A retrospective identification of risk factors associated with fetal macrosomia

Terence Moodley, Jagidesa Moodley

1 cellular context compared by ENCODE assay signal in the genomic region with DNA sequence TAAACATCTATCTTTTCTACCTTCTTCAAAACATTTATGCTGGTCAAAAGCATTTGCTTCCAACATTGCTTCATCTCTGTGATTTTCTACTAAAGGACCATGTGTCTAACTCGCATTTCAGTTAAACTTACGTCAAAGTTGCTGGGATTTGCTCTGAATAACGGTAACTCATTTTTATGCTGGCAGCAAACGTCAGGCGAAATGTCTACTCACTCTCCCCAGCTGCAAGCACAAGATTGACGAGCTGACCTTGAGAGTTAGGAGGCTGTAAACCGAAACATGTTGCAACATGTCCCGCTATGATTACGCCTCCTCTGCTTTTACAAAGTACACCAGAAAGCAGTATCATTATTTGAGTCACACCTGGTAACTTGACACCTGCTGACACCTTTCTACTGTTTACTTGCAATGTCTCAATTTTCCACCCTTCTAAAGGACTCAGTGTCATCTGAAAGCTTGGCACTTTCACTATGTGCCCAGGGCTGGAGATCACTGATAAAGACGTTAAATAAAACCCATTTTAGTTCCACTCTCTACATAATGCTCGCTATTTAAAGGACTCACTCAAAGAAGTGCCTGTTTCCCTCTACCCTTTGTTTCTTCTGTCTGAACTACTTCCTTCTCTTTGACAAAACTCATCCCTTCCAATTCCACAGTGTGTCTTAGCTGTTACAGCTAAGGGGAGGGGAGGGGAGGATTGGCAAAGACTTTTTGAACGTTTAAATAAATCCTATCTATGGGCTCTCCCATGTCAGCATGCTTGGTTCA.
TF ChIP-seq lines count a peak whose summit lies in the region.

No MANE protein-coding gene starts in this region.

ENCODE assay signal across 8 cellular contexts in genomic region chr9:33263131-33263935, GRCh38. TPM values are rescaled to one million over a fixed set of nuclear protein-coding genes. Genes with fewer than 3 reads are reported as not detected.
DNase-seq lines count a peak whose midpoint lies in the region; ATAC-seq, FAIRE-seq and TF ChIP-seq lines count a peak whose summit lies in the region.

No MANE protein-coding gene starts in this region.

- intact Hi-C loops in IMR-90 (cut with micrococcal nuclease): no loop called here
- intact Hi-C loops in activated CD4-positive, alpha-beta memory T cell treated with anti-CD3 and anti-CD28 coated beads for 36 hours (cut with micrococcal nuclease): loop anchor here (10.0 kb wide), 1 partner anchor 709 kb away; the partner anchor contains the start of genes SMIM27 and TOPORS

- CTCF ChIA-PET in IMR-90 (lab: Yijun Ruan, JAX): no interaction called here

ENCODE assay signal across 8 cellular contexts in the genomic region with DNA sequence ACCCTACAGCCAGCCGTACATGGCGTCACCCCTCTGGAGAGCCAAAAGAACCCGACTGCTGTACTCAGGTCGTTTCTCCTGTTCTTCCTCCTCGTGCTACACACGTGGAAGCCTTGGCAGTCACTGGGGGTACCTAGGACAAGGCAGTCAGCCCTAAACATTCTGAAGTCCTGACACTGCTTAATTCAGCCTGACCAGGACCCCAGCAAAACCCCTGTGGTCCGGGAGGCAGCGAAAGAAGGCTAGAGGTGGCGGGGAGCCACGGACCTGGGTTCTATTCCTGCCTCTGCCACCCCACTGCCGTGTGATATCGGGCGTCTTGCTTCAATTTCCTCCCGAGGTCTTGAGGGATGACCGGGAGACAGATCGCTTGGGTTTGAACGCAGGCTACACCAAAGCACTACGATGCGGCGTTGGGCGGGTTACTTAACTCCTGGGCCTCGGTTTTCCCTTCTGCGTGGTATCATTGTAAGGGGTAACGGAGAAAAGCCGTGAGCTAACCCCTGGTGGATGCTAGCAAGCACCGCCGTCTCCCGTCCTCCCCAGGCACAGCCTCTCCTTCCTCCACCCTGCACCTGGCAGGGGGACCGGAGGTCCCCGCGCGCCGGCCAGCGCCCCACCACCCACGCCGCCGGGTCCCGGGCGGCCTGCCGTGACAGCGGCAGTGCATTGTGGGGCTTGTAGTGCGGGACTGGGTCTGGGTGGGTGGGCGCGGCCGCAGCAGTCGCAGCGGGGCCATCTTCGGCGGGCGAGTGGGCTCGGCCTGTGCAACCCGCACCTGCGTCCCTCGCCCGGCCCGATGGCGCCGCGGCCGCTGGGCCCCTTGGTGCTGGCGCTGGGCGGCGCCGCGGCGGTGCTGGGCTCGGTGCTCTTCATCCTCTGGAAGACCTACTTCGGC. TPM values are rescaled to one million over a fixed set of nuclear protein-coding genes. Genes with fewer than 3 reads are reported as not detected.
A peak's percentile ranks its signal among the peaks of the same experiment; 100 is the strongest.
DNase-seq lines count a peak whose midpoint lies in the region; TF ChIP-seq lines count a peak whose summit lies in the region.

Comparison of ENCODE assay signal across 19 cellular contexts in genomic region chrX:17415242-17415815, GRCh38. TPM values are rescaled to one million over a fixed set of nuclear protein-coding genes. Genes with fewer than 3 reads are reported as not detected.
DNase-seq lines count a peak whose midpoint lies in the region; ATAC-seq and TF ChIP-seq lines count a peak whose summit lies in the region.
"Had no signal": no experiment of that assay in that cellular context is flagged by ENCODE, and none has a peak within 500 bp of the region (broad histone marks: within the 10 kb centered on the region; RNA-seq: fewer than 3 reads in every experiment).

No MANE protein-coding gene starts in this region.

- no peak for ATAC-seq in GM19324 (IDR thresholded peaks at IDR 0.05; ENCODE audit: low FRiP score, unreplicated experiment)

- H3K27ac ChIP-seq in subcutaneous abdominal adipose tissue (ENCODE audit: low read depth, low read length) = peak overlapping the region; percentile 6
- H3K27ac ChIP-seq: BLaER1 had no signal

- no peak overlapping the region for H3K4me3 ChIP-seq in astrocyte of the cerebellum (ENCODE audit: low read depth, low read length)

Despite extensive work on macrosomia, it is impossible to predict women at risk. Current prediction strategies which include clinical examination and ultrasound are imprecise. This study aims to determine the risk factors associated with macrosomia. It was a descriptive, retrospective chart review of women delivered of macrosomic neonates over a two-year period from 2015-2016. Detailed clinical and demographic information was recorded. Statistical analysis was carried out using SPSS (version 25.0 IBM, Armonk, New York, USA). Of 22 244 singleton deliveries, 415 were macrosomic infants (1.9%). The mean birth weight for macrosomic infants was 4.39 ± 0.43 (range 4-5.15) kg and males were more in number and weight. Macrosomic infants occurred more in age groups 25-29 years and peaked with BMI ≥30 kg/m2 . Majority were cesarean sections compared to vaginal deliveries (56.6% vs 43.4%; p=0.006) respectively. Vaginal delivery of macrosomic infants was associated with complications. Significant differences were found between fetal macrosomia and clinical characteristics such as body mass index, parity, advanced maternal age, and male fetal sex. Hypoglycaemia was most frequent in infants born to non-diabetic mothers (98.1%). Antenatal risk factors are important in the prediction of macrosomia, but fetal and maternal outcome depends on labour management. (Afr J Reprod Health 2022; 26[7]: 127-134).

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